A systematic review of radiation therapy trials in several tumour types was performed by The Swedish Council of Technology Assessment in Health Care (SBU). The procedures for evaluation of the scientific literature are described separately (Acta Oncol 2003; 42: 357-365). This synthesis of the literature on radiation therapy for head and neck cancer is based on data from 39 randomized trials and 1 meta-analysis. In total, 40 scientific articles are included, involving 20893 patients. The results were compared with those of a similar overview from 1996 including 79 174 patients. The conclusions reached can be summarized as follows: General, non-nasopharynx. Substantial evidence indicates that the tumour effect of radiotherapy can be increased by the concomitant administration of chemotherapeutic agents, particularly cisplatin and 5-fluorouracil. There is moderate evidence of a survival benefit of radiation combined with concomitant chemotherapy compared to radiation alone. However, the results are equivocal. There is substantial evidence in published studies for an increased frequency of severe acute side effects as a result of concomitant chemotherapy and radiotherapy. There are very few studies that allow any estimates of the risk for serious late side effects. There is a weak indication of an increased risk for serious fibrosis.
Comment: The general quality of studies and the lack of information on serious side effects indicate a need for large, well-designed clinical studies with a reasonable follow-up. Larynx preservation studies. There is strong evidence that larynx preservation is possible in 50% of the patients surviving for 5 years with hypopharyngeal cancers when treated with neoadjuvant chemotherapy and radical radiotherapy There is a non-significant trend for the overall survival being lower in non-surgically treated patients than in those treated with primary surgery and postoperative radiotherapy Nasopharynx. There is moderate evidence that patients with nasopharyngeal carcinomas of the endemic type benefit from therapy with a combination of chemotherapy and radical radiotherapy. However, the results from the reported studies are equivocal. There is some indication that the acute side effects of radiation are more severe in the concomitant setting than in the neoadjuvant.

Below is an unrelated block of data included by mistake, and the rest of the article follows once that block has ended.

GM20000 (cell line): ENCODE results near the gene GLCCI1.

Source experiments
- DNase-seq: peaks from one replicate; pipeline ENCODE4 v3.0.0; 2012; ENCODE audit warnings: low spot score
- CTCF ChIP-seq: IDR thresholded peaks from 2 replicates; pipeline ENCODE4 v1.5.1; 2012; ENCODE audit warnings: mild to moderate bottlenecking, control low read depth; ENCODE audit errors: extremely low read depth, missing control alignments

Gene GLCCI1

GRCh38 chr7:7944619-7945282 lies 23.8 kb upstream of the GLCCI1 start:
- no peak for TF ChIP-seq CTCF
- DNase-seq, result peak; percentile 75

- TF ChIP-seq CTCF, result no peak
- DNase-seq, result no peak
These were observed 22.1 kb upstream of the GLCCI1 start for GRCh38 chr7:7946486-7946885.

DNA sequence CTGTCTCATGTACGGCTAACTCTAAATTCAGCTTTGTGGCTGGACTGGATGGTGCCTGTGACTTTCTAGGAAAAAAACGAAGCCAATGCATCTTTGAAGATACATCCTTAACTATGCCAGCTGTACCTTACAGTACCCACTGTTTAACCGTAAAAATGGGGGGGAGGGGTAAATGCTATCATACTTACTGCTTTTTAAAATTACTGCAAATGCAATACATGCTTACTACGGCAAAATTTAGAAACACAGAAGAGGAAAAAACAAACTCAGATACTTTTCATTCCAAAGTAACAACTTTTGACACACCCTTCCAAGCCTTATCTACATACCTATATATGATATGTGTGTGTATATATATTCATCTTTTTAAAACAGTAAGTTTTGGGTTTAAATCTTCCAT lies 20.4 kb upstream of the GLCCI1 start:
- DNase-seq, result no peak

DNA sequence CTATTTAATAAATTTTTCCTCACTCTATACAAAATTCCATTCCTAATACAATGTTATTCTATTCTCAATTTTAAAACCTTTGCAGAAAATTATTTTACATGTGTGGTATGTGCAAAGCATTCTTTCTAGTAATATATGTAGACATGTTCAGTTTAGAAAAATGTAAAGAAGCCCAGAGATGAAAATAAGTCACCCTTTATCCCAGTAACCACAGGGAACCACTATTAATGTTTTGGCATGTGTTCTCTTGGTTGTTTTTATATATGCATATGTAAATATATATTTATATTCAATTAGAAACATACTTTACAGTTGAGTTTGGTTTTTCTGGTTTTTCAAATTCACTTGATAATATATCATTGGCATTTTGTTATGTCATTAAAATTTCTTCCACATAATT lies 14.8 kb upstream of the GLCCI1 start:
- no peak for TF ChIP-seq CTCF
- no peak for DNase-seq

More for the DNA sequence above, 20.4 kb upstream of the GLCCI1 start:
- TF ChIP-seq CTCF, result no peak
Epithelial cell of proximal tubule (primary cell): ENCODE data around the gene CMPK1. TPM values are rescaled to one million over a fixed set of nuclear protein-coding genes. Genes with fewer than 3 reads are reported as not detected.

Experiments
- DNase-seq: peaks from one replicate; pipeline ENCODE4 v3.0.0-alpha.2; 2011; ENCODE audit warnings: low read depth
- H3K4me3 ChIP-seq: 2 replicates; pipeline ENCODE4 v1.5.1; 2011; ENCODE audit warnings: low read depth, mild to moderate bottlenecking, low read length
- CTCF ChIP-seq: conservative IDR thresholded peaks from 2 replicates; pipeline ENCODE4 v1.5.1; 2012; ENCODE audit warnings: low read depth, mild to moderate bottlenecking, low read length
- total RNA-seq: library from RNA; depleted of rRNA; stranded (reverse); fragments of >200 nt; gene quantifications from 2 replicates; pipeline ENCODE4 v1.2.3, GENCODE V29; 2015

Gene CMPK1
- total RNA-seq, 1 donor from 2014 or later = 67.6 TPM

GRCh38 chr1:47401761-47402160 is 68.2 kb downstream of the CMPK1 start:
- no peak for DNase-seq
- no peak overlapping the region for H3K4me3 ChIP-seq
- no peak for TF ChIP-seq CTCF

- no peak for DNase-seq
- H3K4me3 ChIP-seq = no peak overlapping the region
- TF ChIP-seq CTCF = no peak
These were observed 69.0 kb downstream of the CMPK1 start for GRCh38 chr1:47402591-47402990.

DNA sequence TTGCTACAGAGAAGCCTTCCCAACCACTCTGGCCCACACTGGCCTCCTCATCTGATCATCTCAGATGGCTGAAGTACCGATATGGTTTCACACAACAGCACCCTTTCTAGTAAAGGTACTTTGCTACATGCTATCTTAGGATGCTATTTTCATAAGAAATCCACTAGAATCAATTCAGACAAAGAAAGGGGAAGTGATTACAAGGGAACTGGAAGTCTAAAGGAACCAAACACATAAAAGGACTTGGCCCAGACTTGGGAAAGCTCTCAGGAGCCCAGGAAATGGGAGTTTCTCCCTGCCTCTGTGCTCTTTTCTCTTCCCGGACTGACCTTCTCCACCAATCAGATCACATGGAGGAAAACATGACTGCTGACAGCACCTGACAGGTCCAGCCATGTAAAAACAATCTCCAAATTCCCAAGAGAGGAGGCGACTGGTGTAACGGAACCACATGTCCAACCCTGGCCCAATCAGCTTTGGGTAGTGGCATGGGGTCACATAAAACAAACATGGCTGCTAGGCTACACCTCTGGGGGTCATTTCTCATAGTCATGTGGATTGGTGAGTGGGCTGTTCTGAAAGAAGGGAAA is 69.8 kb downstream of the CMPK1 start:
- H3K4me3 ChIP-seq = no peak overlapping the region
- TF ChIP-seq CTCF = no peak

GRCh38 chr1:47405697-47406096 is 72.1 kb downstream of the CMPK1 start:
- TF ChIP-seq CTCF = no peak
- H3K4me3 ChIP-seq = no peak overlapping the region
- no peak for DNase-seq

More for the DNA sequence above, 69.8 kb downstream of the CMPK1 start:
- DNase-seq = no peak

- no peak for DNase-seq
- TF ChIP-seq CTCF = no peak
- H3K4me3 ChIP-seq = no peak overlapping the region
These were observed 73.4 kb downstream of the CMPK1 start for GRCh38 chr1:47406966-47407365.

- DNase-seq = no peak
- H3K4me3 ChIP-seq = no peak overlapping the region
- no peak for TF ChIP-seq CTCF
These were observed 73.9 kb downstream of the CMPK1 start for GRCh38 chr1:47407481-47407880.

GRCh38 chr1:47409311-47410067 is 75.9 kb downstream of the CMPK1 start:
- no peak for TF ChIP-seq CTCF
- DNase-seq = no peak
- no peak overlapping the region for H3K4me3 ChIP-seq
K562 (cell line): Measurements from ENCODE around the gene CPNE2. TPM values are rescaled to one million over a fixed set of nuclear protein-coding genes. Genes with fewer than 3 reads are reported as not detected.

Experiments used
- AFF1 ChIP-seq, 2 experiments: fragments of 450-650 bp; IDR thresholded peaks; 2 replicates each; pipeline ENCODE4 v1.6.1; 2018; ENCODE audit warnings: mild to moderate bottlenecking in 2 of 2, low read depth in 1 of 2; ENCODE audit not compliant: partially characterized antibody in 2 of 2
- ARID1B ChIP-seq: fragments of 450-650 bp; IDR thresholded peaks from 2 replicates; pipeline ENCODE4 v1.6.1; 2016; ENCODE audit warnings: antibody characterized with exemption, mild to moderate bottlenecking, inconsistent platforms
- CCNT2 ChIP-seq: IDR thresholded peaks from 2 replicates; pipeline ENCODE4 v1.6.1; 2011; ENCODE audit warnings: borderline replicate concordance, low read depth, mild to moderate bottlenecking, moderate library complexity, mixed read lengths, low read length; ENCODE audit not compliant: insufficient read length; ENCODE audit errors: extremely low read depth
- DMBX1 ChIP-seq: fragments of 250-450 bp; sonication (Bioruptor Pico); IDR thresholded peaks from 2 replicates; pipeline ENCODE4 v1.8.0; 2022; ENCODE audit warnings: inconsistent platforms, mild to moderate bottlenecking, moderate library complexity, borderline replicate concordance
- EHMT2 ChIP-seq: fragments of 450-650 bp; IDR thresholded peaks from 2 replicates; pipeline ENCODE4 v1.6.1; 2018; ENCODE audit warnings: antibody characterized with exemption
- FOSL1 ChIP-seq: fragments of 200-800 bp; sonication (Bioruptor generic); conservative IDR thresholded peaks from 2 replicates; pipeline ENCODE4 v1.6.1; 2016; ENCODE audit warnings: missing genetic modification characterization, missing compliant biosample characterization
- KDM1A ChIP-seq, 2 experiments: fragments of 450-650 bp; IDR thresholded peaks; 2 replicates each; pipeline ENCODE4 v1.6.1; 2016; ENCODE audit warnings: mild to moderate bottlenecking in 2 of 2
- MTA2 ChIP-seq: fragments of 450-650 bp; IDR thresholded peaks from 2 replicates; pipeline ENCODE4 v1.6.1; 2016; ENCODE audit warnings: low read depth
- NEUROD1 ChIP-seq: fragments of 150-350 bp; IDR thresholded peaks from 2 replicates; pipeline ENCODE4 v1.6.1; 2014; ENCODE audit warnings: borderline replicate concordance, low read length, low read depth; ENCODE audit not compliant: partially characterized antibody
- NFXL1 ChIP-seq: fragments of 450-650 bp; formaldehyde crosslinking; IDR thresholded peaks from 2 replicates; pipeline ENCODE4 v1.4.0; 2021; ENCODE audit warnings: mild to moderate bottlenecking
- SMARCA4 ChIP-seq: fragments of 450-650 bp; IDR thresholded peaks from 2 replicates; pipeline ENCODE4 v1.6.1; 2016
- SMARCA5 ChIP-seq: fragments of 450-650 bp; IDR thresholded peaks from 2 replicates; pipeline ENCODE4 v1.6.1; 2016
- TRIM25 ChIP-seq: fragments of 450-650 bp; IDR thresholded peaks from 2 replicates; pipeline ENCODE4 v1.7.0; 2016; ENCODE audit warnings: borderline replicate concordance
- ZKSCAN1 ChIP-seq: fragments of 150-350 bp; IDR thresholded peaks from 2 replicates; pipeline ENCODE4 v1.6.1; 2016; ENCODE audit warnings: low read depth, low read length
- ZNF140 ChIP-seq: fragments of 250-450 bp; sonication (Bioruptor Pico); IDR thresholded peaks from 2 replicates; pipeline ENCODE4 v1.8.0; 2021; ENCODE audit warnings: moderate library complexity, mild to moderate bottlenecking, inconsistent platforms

Comment: There are no data on serious late toxicity. Dose, fractionation schedules. There is some evidence that certain schedules of altered fractionation improve tumour control without increasing severe late side effects. There is some evidence that nervous tissues are more susceptible to damage by altered fractionation. Solid data shows that altered fractionation increases acute side effects. There is moderate evidence that accelerated hyperfractionation may reduce the frequency of serious late side effects while retaining a similar tumour effect as conventional radiotherapy Hypoxic cell sensitizers. Most reported trials reject the usefulness of nitroimidazole derivatives for sensitization of hypoxic tumour cells. There is some evidence that patients with tumours in the pharynx and larynx may benefit from sensitization by nimorazole. Prophylactic treatment of side effects. There is weak evidence that local antibiotics have a clinically significant effect in preventing acute radiotherapy side effects. There is insufficient evidence that radioprotective agents offer clinically significant protection of parotid glands (one study in two publications). There is insufficient evidence that radioprotective agents do not spare tumour tissue. Since the previous report no randomized studies comparing the effectiveness of external beam radiotherapy and brachytherapy have been performed. Both methods are well established and have independently proved to be effective in the treatment of certain head and neck cancers. No conclusion can be drawn regarding their relative effectiveness. Since the previous report no data to guide the use of intraoperative radiotherapy have been identified.